Swings and Roundabouts

Swings and Roundabouts
Life is just remembering and forgetting, a wise friend once said to me.

This has proved to be true in so many ways.

There are the things we can control, and the things we cannot.

The feelings we expect, and the ones that just take us over like the wave that washed over a boat once it stopped long enough for the water to catch up.

Be like water, Bruce Lee said – and it’s a worthy goal.

Though there are plenty of times that I have felt more like a brittle twig hanging in the wind waiting to break. It is the opposite of a watery flow. It is vulnerable and fragile, hanging out there expecting an unpredictable gust of air might destroy me at any moment.

Ouch.

That overstates it these days though. Having married happily and had three healthy children in relatively privileged circumstances I have discovered some kind of precious equilibrium between the brittle twig and the flowing waters.

Many people probably wouldn’t let their toes stretch down into the deeper currents beneath to test the temperature. But mine do. Regularly.

It is still a mystery that is slowly unravelling, but once fragile times have embedded themselves in your cells, ridding yourself of that fearful feeling isn’t so straightforward.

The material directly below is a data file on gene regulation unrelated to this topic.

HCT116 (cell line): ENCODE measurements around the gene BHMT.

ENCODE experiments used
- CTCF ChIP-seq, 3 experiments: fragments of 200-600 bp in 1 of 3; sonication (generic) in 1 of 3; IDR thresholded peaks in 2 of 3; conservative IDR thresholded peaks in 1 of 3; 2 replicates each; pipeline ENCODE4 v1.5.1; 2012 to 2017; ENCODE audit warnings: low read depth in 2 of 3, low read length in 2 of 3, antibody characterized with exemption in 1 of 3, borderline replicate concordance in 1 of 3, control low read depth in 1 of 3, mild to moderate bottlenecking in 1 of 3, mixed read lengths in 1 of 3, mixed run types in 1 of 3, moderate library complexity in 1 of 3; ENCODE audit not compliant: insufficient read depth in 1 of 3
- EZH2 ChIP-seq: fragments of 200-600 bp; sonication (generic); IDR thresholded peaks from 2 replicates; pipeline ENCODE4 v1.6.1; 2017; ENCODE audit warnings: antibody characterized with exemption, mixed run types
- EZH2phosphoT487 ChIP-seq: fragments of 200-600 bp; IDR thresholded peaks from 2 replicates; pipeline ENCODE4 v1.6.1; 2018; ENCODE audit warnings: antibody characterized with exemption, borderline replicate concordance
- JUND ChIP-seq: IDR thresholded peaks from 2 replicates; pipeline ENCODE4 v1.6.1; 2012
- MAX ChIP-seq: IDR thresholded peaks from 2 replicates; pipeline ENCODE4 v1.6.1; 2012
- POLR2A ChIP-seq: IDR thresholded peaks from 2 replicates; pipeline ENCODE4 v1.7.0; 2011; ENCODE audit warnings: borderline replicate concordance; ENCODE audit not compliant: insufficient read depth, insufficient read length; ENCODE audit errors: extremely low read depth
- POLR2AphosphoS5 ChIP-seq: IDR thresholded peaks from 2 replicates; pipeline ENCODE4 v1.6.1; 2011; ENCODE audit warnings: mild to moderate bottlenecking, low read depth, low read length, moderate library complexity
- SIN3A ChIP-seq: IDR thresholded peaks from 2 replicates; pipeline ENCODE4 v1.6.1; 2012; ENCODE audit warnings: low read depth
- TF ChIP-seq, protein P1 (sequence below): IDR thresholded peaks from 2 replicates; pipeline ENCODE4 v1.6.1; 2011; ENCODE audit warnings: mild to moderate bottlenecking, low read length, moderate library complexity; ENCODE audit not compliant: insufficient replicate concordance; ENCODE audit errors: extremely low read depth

Through a perfect storm of early life instability, and some destructive responses to the inherent shame of parents divorcing in the 70s, I have experienced the darker versions of life.

It used to be called a ‘broken family’ and I used to think that when we went to parties, and I felt shy, that the kids weren’t playing with me because they could somehow sense the broken had rubbed off on me, like a stinky rag. I would cling to my mum or dad with them awkwardly telling me to ‘go play with the other kids’ whilst they tried to have their own fun. Yet I stayed, cowing between their legs, longingly watching the games and the fun and wondering why I couldn’t be a part of it.

It was lonely, and self-perpetuating until eventually (in my 30s) I recovered.

Well, more truthfully, I continue to recover, actively, all the time.

And from that place of recovery comes insight into what creates space and freedom.

  • It could be healthy eating.
  • It could be wellbeing practices like meditation, or appointments with practitioners, or retreats and workshops.
  • It could be martial arts training (that’s what it is for me).
  • Or it may be as simple as a regular walking date with a dear friend.

Whatever it looks like, I would LOVE to hear your version – how you navigate the swings and roundabouts.

How do you recover, actively, in present time from past hurts?

(Because I know when you write it or say it aloud to someone else, you’re more likely to follow through.)

alena turley | creator, educator, martial artist
alena turley | creator, educator, martial artist

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